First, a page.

Sometimes you just develop a crush on an artist and it’s tough not to think about the work A LOT. I’ve had these crushes on just about every artist represented by Cumberland Gallery but today I’d like to focus on photographer Greg Sand who recently paid us a visit with an extensive portfolio of work for our upcoming exhibit, Under The Radar, opening January 11th, 2014.
Sand’s prints are incredibly intimate, just the right size to gently cradle in your hand. The imagery is haunting, consisting of antique portraits in which the subject has been erased leaving only a trace of their existence represented by a pair of shoes, an empty chair, or the lonely shadow of the photo’s former occupant. In the artist’s words: The photographs are now about the absence of the subject rather than about the subject itself. Hopefully the viewer ponders the removal of the person and concludes, given the obvious age of the portraits, that the subject is dead. “By giving me the absolute past of the pose… the photograph tells me death in the future… I shudder… over a catastraphe which has already occurred.” These words from Roland Barthes’s Camera Lucida describe how I feel when I view a photograph as old as the ones used in this series. I feel a connection to the person, followed by a dread of what is to come, followed by a sense of grief at what has already transpired. The removal of the subject–who is very much alive in the photograph–forces the photograph to more truthfully depict the present reality in which the subject is no longer alive.
This is interesting to me on two levels. The first being that I’ve thought about loss a lot lately as our current show, Unique Visions, paints a varied picture of memory and history; a past the exists only in representations and imaginations. There’s a sadness behind the wild patterns and humorous digs at the private lives of the characters that hang on these walls. One that touches on every aspect of the unseen/unheard self.
The second reason that I find Sand’s work interesting is, simply put, timing. How odd that this poignant imagery should come across my desk just as I’d spent the previous evening looking over the very Barthes essay that Sand references in his statement. Following on the previous night’s dreams of the expression on the face of Lewis Powell, a man convicted and hanged for the attempted assassination of US Secretary of State William Seward during the Lincoln administration. Barthes uses his image as an example of both the gaze of the past and future. The catastrophe that has already occurred before its time. It seems that we might all relate to this idea in a way that is intensely personal and here I am back again at the intimacy of Sand’s photographs. The small images gently reminding me of the passage of time with a nod to the future that fits so perfectly in the palm of my hand. This is one artist that won’t be under the radar for long. Visit his page on our website or make a point of stopping in to see this work in person on January 11th during our opening reception.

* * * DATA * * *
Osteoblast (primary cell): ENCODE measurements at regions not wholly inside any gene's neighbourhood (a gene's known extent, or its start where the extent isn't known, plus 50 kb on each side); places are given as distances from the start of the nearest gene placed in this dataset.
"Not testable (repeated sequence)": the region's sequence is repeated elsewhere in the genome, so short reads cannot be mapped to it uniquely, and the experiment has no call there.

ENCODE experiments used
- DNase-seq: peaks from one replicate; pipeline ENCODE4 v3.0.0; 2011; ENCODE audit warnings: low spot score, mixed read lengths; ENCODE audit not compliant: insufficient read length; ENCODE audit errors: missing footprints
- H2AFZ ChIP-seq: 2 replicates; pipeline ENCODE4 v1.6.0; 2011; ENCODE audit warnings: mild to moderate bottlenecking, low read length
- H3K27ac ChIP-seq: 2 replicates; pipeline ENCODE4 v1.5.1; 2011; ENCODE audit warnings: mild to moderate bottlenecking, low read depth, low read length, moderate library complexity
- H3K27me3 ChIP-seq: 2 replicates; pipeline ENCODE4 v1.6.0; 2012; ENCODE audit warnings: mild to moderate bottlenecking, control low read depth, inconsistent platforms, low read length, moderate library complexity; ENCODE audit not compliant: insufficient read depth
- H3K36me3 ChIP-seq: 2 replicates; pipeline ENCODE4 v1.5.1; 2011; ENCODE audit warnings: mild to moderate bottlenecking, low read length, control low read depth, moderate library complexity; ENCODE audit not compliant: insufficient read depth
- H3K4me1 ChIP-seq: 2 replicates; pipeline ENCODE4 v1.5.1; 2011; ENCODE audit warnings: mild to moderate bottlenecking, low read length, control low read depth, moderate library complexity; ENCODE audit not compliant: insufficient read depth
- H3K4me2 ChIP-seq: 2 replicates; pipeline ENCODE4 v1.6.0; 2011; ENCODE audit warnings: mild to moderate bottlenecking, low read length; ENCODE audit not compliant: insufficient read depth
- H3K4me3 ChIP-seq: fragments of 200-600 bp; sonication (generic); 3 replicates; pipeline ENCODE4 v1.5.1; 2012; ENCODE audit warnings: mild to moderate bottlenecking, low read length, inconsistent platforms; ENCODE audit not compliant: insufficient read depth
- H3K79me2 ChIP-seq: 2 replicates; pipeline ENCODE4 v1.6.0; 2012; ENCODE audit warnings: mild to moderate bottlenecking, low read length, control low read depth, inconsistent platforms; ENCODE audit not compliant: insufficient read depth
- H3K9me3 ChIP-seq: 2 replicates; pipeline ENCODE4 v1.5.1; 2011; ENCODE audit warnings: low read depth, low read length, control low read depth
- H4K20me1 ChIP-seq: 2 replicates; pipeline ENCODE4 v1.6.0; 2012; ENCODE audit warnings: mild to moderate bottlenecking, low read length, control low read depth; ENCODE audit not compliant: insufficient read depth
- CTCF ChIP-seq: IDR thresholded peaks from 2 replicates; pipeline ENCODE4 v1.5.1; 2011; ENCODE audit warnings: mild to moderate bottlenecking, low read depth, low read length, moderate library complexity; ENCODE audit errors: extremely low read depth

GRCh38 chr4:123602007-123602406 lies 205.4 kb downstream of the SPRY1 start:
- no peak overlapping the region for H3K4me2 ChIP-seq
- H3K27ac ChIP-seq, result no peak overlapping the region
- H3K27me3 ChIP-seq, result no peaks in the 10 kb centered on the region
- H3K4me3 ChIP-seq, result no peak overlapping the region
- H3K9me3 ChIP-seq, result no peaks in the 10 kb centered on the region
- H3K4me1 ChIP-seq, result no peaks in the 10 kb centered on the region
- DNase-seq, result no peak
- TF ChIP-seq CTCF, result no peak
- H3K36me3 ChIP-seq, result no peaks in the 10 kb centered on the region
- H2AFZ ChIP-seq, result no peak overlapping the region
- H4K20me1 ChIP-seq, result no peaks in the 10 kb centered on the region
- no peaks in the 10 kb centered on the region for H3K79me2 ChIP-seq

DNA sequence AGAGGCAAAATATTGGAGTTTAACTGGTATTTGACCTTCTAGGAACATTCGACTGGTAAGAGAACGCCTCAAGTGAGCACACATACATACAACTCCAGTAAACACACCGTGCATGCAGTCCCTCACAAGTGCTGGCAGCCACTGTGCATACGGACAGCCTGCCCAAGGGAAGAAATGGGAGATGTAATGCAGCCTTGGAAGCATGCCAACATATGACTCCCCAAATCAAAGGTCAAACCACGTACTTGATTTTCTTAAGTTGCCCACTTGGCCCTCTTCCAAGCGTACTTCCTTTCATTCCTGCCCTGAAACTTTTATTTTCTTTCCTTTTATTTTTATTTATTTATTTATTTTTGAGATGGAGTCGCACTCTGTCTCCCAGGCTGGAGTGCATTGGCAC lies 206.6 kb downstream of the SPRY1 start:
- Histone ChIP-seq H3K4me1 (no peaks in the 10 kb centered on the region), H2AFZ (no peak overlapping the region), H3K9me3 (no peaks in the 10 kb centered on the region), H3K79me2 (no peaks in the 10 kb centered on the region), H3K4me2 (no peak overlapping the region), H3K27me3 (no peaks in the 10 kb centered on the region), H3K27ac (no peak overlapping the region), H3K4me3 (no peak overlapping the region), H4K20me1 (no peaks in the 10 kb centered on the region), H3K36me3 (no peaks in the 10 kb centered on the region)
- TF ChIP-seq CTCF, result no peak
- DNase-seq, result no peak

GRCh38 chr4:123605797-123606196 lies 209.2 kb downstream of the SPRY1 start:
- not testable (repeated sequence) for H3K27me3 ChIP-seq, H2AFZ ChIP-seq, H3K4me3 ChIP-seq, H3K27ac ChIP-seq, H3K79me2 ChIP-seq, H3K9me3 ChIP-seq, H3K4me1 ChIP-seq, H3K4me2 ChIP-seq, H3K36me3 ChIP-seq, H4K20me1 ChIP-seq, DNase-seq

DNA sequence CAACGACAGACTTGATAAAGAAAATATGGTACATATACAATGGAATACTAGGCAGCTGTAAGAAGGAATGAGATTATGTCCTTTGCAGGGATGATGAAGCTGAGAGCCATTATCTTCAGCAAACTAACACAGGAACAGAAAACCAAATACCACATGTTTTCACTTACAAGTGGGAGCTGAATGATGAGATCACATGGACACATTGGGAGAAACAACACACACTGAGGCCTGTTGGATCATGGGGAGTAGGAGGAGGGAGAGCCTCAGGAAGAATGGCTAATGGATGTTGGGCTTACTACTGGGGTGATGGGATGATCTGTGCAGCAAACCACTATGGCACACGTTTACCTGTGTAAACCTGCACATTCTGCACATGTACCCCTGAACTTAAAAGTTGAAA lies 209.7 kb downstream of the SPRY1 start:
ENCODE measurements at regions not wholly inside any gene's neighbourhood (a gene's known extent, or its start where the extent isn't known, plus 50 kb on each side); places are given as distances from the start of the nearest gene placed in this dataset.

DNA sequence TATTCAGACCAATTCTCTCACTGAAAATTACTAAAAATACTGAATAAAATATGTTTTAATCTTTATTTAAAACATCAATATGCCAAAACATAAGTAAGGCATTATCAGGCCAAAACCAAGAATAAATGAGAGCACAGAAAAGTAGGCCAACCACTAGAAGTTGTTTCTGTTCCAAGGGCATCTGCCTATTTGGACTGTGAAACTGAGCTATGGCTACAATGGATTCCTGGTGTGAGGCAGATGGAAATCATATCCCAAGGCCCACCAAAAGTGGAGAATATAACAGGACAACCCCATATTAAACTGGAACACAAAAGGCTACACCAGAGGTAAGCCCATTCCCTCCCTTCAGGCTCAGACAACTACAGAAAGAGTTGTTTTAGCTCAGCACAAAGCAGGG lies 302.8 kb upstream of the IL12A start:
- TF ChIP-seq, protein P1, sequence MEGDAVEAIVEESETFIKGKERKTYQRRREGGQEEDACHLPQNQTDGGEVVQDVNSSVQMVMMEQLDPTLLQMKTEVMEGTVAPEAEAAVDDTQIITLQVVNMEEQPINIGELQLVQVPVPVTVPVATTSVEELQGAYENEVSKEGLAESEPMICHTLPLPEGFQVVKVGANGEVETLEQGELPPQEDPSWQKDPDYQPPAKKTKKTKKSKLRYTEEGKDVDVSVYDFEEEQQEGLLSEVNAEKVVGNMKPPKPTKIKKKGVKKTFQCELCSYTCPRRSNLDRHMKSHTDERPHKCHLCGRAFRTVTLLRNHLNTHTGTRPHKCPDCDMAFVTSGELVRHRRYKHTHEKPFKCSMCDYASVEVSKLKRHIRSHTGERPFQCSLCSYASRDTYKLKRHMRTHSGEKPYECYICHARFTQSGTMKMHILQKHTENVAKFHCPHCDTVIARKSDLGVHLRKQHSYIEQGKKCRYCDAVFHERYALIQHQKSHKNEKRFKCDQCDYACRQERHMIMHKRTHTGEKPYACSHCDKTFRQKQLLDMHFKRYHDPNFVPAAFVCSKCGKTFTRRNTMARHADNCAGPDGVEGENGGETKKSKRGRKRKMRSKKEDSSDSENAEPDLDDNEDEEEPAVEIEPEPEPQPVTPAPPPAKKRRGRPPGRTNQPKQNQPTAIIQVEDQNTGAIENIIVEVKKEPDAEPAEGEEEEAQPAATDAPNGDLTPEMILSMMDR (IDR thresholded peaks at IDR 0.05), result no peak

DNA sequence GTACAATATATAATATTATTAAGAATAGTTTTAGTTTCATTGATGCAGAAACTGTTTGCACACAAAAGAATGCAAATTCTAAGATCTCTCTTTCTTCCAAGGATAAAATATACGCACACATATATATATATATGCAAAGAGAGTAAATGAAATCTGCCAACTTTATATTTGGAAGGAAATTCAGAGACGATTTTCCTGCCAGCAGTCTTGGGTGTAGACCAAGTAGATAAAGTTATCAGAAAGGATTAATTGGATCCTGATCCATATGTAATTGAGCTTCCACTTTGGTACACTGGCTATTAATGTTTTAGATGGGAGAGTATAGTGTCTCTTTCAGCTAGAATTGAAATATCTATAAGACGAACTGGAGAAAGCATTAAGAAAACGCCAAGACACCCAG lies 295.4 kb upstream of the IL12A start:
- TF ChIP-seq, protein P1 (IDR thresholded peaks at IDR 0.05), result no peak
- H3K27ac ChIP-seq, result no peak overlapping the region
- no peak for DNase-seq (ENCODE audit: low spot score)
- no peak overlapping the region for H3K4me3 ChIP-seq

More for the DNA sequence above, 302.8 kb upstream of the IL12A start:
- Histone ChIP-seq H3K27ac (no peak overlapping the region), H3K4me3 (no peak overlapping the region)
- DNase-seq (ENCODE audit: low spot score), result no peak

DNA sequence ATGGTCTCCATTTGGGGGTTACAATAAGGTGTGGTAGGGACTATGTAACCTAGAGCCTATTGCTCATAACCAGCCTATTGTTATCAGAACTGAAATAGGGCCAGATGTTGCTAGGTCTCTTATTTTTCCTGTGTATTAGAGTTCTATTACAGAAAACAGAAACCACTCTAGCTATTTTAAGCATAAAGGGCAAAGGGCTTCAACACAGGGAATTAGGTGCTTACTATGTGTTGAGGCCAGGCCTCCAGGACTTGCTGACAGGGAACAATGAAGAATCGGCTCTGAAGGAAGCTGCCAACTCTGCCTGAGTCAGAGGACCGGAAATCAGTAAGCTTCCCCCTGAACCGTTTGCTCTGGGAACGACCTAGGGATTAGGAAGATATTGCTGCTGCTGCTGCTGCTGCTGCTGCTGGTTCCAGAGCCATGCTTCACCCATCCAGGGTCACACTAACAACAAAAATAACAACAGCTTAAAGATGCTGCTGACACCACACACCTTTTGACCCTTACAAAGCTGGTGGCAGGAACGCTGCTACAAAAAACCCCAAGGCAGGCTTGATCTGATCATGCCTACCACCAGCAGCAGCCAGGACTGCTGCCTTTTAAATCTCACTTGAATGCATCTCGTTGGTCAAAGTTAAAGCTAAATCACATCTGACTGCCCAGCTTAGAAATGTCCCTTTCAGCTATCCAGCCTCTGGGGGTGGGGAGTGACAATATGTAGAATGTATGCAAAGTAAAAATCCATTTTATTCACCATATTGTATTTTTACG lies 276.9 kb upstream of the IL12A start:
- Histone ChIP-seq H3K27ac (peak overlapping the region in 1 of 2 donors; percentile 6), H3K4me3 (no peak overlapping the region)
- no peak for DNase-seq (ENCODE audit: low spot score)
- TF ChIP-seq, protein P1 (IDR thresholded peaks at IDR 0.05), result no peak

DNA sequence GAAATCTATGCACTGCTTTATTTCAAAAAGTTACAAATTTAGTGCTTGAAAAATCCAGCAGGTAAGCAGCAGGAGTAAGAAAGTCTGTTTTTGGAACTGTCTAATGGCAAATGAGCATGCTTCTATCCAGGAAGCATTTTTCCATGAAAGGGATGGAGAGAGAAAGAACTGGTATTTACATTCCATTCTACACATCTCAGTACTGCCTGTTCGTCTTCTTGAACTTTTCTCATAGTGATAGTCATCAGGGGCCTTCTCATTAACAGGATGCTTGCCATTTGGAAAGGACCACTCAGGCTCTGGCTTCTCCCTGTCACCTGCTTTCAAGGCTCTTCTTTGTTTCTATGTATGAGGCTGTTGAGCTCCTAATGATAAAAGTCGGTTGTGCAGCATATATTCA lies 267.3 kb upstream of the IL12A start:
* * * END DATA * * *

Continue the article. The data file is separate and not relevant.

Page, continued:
Greg Sand, Brothers, 2012
3.75″ x 3.75″ archival pigment print
What’s the best part of being a Gallery Manager you ask? Well, opening a crate and finding three Marcus Kenney collages inside of course! We are really looking forward to this weekend when Unique Visions opens with a reception Saturday October 19th, 6pm-8pm. Local artists will be in attendance as well as featured artist Fred Stonehouse.
This group show featuring the likes of Julie Blackmon, Craig Cully, Andrea Heimer, Mark Hosford, Marcus Kenney, Will Smith and Fred Stonehouse is going to be the coolest thing in Nashville in the month of October and possibly all autumn long.
Gallery Manager Description of Show: Defining the often incongruent relationship between community and self, seven artists wade through social history and personal myth in works that range from painting to animation to photography. This eclectic mix of mediums is happily coupled with humor, sarcasm, and a subversive drive to expose humanity in all its beautiful, bizarre and grotesque forms. Expect rich and varied color against swampy backgrounds, quilted suburban secrets, eerily still interior spaces, and the unsettling side of familiar childhood relics.
As a special Artober event, Cumberland Gallery and Sideshow Fringe are joining forces in an evening event that highlights both Unique Visions and site specific theatre. Sideshow actors will create domestic tableaus around the works in the exhibit and perform those pieces Thursday, October 24th, 6-8pm.
About Sideshow Fringe: Actors Bridge has always taken risks on emerging talent. In 2011, the commitment reached a new level with Sideshow, a training immersion program comprised of 12 emerging artists. Each ensemble produces professional theatre events as a supplement to the Actors Bridge main stage season including the SIDESHOW FRINGE. Named Best Theatrical Youth Movement in the Nashville Scene’s 2012 Best of Nashville Awards, Sideshow is committed to pursuing innovative forms of theatre.
Both events are free and open to the public.
You know it’s going to be a good day when it begins with a visit from one of Nashville’s most interesting (and slightly off the wall) artists. We have had the great fortune of having Mark Hosford drop in to deliver his work for our upcoming exhibition “Unique Visions”. This show runs October 19th through November 23rd, 2013 and includes Hosford, Frank Stonehouse, Craig Cully, Will Smith, Marcus Kenney, Julie Blackmon and Andrea Heimer.
Look for Hosford’s unique mixed media sculptures made of vintage record players with prisms that reflect macabre animations. We are also excited about an installation of Mark’s animated video “Bicycle Built for Two”. Don’t miss the opening reception on October 19th from 6-8pm.